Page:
Matthew Henry’s Concise Commentary, 1706

Verses 1–9

Pharaoh would think that all Israel was entangled in the wilderness, and so would become an easy prey. But God says, I will be honoured upon Pharaoh. All men being made for the honour of their Maker, those whom he is not honoured by, he will be honoured upon. What seems to tend to the church’s ruin, is often overruled to the ruin of the church’s enemies. While Pharaoh gratified his malice and revenge, he furthered the bringing to pass God’s counsels concerning him. Though with the greatest reason he had let Israel go, yet now he was angry with himself for it. God makes the envy and rage of men against his people, a torment to themselves. Those who set their faces heavenward, and will live godly in Christ Jesus, must expect to be set upon by Satan’s temptations and terrors. He will not tamely part with any out of his service.

Verses 10–14

There was no way open to Israel but upward, and thence their deliverance came. We may be in the way of duty, following God, and hastening toward heaven, yet may be troubled on every side. Some cried out unto the Lord; their fear led them to pray, and that was well. God brings us into straits, that he may bring us to our knees. Others cried out against Moses; fear set them murmuring as if God were not still able to work miracles. They quarrel with Moses for bringing them out of Egypt; and so were angry with God for the greatest kindness ever done them; thus gross are the absurdities of unbelief. Moses says, Fear ye not. It is always our duty and interest, when we cannot get out of troubles, yet to get above our fears; let them quicken our prayers and endeavours, but not silence our faith and hope. “Stand still,” think not to save yourselves either by fighting or flying; wait God’s orders, and observe them. Compose yourselves, by confidence in God, into peaceful thoughts of the great salvation God is about to work for you. If God brings his people into straits, he will find a way to bring them out.

Verses 15–20

Moses’ silent prayers of faith prevailed more with God than Israel’s loud outcries of fear. The pillar of cloud and fire came behind them, where they needed a guard, and it was a wall between them and their enemies. The word and providence of God have a black and dark side toward sin and sinners, but a bright and pleasant side toward the people of the Lord. He, who divided between light and darkness, Ge 1:4, allotted darkness to the Egyptians, and light to the Israelites. Such a difference there will be between the inheritance of the saints in light, and that utter darkness which will be the portion of hypocrites for ever.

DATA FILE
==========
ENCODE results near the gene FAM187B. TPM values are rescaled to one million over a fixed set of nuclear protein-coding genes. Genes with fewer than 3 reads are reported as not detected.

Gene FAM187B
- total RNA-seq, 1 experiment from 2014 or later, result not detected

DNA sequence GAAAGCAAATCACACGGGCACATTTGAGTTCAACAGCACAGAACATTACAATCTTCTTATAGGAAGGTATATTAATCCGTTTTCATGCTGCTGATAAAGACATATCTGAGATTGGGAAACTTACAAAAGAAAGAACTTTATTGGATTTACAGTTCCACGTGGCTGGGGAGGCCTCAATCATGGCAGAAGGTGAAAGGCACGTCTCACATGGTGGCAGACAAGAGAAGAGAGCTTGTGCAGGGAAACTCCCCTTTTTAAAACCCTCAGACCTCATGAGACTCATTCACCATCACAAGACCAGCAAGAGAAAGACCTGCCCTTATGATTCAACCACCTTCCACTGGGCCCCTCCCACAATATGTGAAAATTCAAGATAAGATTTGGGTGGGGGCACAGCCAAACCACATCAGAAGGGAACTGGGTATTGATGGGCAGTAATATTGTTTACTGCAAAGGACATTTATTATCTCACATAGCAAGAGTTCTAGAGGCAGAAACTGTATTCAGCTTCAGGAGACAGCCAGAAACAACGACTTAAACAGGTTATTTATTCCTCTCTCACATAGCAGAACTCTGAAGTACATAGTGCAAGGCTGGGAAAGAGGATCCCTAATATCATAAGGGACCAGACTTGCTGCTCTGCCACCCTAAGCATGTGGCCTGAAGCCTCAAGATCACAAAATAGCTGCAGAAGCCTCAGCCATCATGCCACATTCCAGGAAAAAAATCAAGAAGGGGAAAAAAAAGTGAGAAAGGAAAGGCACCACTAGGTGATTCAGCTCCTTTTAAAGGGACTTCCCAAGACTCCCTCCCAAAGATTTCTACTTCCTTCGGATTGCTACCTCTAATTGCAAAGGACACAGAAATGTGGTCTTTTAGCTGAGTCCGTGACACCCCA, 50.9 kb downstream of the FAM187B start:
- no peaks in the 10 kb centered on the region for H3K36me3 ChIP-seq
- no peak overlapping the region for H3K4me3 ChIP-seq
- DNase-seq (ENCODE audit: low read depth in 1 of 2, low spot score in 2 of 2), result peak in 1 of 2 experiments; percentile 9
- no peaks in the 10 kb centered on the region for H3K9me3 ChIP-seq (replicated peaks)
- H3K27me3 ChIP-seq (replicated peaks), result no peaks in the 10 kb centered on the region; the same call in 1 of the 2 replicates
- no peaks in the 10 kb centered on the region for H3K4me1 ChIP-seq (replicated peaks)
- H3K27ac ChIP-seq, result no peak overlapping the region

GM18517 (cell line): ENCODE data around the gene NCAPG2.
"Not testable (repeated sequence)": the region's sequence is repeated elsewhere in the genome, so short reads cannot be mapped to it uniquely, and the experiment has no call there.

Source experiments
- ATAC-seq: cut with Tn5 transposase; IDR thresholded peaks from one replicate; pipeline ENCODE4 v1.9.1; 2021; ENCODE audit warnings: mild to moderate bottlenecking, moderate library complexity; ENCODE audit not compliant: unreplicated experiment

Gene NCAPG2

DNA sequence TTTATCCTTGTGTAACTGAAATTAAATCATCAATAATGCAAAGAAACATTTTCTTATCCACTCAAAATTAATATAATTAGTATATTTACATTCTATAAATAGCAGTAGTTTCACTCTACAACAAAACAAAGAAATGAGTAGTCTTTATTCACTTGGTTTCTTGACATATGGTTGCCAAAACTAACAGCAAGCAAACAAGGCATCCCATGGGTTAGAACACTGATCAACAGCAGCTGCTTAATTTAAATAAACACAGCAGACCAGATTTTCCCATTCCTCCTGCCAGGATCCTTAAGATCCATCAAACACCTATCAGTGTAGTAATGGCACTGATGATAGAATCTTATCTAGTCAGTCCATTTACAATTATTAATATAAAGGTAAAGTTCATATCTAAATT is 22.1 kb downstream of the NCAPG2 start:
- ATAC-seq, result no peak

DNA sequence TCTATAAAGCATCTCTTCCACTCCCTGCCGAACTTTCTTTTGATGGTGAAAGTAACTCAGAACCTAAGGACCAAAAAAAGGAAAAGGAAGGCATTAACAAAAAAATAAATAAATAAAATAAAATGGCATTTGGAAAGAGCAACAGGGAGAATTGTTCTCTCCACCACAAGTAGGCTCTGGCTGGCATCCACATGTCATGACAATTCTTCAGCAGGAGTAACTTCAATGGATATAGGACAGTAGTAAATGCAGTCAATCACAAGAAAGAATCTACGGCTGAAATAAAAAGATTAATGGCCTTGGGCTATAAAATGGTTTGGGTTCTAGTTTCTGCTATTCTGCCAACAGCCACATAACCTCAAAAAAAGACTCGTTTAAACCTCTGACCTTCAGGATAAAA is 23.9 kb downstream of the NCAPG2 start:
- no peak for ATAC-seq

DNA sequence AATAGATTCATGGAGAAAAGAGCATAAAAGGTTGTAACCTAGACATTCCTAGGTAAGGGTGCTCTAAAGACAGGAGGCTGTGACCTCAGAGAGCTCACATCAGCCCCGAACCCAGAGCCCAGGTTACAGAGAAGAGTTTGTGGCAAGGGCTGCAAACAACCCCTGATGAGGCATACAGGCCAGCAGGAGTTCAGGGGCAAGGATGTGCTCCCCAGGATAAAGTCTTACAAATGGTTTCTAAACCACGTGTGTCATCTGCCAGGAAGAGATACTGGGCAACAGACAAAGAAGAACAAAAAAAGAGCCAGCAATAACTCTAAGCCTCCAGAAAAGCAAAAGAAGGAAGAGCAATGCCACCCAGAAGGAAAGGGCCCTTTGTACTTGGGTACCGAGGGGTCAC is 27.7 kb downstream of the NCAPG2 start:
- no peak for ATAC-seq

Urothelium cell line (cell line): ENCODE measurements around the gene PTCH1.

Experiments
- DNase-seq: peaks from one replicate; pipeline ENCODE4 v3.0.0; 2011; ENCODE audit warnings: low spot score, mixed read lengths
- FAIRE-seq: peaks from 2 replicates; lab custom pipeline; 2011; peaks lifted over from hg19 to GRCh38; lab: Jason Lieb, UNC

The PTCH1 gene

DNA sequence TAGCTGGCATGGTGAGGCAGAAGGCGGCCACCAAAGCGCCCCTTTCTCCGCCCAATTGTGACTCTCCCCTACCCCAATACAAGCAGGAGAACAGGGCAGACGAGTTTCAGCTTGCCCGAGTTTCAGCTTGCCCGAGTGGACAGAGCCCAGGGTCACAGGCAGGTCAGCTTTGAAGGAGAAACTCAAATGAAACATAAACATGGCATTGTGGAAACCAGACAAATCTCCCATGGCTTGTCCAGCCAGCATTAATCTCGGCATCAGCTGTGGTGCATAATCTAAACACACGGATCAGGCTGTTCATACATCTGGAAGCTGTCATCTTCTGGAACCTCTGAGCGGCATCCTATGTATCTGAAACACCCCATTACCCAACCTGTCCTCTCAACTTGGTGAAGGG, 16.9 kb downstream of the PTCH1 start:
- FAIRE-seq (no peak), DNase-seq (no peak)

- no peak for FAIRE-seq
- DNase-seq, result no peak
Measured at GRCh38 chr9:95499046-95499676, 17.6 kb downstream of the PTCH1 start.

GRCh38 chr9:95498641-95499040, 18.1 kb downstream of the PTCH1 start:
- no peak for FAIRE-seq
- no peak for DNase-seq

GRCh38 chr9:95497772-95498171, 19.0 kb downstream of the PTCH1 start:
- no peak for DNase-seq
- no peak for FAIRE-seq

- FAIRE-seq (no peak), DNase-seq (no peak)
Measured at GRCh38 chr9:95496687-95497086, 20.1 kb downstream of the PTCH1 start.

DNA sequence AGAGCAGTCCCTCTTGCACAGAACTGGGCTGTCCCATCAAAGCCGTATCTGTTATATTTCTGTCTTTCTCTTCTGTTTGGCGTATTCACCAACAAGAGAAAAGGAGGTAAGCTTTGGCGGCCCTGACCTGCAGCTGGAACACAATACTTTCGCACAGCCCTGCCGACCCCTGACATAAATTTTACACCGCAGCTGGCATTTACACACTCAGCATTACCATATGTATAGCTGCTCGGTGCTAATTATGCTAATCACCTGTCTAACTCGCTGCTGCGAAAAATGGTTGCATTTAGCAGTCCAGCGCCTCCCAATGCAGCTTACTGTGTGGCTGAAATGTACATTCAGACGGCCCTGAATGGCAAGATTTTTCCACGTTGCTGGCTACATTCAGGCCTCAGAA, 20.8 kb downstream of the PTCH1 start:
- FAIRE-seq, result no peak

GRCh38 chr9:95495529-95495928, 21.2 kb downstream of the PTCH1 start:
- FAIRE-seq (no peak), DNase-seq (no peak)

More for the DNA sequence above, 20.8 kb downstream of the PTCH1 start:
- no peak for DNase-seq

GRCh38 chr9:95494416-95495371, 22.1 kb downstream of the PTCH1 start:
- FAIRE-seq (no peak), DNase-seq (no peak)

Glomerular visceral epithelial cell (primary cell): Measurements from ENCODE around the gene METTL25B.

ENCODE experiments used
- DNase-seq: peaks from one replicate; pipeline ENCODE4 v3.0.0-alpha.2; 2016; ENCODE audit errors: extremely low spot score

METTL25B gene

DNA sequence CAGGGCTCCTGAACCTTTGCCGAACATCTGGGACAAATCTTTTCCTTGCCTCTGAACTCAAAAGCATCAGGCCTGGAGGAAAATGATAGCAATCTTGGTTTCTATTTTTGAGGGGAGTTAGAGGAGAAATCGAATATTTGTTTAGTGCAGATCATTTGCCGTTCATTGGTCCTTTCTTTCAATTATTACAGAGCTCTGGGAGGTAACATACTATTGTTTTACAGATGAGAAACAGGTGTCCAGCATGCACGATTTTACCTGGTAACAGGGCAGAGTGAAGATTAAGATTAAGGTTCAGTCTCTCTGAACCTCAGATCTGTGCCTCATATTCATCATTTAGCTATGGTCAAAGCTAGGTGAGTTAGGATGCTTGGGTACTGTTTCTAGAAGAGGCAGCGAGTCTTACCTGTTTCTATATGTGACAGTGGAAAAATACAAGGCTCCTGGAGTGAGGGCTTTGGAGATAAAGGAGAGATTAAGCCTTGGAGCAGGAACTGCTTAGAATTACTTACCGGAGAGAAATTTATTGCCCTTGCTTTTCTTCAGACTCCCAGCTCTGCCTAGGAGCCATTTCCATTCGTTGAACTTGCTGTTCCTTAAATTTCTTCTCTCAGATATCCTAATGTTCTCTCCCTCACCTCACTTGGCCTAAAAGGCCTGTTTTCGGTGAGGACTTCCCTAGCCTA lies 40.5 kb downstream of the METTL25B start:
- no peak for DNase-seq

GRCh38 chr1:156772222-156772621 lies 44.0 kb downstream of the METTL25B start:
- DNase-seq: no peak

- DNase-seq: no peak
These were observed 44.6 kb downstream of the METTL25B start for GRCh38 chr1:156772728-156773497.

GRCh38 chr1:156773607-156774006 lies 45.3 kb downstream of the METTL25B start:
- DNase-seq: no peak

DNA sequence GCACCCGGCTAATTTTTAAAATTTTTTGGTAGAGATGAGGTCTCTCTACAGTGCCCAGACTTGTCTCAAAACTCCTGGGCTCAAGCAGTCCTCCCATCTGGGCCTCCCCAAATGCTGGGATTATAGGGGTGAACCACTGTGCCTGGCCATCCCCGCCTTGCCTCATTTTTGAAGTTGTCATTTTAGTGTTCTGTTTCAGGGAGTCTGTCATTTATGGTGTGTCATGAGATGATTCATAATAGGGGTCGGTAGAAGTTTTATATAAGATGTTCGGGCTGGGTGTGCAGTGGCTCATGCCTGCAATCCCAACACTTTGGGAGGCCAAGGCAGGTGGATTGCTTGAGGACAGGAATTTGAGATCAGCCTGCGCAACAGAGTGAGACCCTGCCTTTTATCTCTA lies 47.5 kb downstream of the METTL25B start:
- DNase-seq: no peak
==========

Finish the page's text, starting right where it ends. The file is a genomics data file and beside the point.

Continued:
Verses 21–31

The dividing the Red sea was the terror of the Canaanites, Jos 2:9; the praise and triumph of the Israelites, Ps 114:3; 106:9; 136:13. It was a type of baptism, 1Co 10:1, 2. Israel’s passage through it was typical of the conversion of souls, Isa 11:15; and the Egyptians being drowned in it was typical of the final ruin of all unrepenting sinners. God showed his almighty power, by opening a passage through the waters, some miles over. God can bring his people through the greatest difficulties, and force a way where he does not find it. It was an instance of his wonderful favour to his Israel. They went through the sea, they walked upon dry land in the midst of the sea. This was done, in order to encourage God’s people in all ages to trust him in the greatest straits. What cannot he do who did this? What will not he do for those that fear and love him, who did this for these murmuring, unbelieving Israelites? Then followed the just and righteous wrath of God upon his and his people’s enemies. The ruin of sinners is brought on by their own rage and presumption. They might have let Israel alone, and would not; now they would flee from the face of Israel, and cannot. Men will not be convinced, till it is too late, that those who meddle with God’s people, meddle to their own hurt. Moses was ordered to stretch out his hand over the sea; the waters returned, and overwhelmed all the host of the Egyptians. Pharaoh and his servants, who had hardened one another in sin, now fell together, not one escaped. The Israelites saw the Egyptians dead upon the sands. The sight very much affected them. While men see God’s works, and feel the benefit, they fear him and trust in him. How well were it for us, if we were always in as good a frame as sometimes! Behold the end to which a Christian may look forward. His enemies rage, and are mighty; but while he holds fast by God, he shall pass the waves in safety guarded by that very power of his Saviour, which shall come down on every spiritual foe. The enemies of his soul whom he hath seen to-day, he shall see no more for ever.